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Multicultural Early Humans

flint blade

Tools of the Trade

We tend to think of early modern humans as somewhat homogeneous.They made things out of rocks, they hunted, they lived short, brutal lives. Unlike the modern world, with its thousands of languages and cultures, we might assume that our early ancestors were more or less the same.

But according to the archeological record, that's not the case. Researchers looking at stone tools made between 130,000 and 75,000 years ago in an area between sub-Saharan Africa and Eurasia have found that the tools are quite different. Evidently, the tools were made by distinct populations that had their own tool making traditions and techniques.

Saharan Waterways

Interestingly, it also seems that these cultures used rivers and lakes that once populated what is today an almost completely dry Sahara desert to interact and create new populations.

Now, there's very little evidence of how early modern humans lived or what their cultures may have been like. In fact, stone tools are pretty much the only surviving artifacts other than fossilized bones. But the tools can reveal a lot. The researchers made more than 300,000 measurements of the tools from 17 archaeological sites.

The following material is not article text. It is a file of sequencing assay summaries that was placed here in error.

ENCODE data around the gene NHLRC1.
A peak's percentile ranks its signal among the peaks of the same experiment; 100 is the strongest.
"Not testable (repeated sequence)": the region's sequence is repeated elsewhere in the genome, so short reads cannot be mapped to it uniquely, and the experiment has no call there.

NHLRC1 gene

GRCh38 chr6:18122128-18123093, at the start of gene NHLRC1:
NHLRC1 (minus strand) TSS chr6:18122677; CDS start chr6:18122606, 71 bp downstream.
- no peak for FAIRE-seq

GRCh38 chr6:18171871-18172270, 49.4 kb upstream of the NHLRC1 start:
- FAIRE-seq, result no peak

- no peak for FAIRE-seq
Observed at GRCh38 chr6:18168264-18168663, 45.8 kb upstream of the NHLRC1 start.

And they combined those measurements with models of what the Sahara was probably like. The result was a picture of isolated human populations with distinct tool making cultures sometimes connecting with each other.

The research is important for helping us understand how early modern humans spread across North Africa along rivers and waterways.

Read More:

"Before They Left Africa, Early Modern Humans Were 'Culturally Diverse' (

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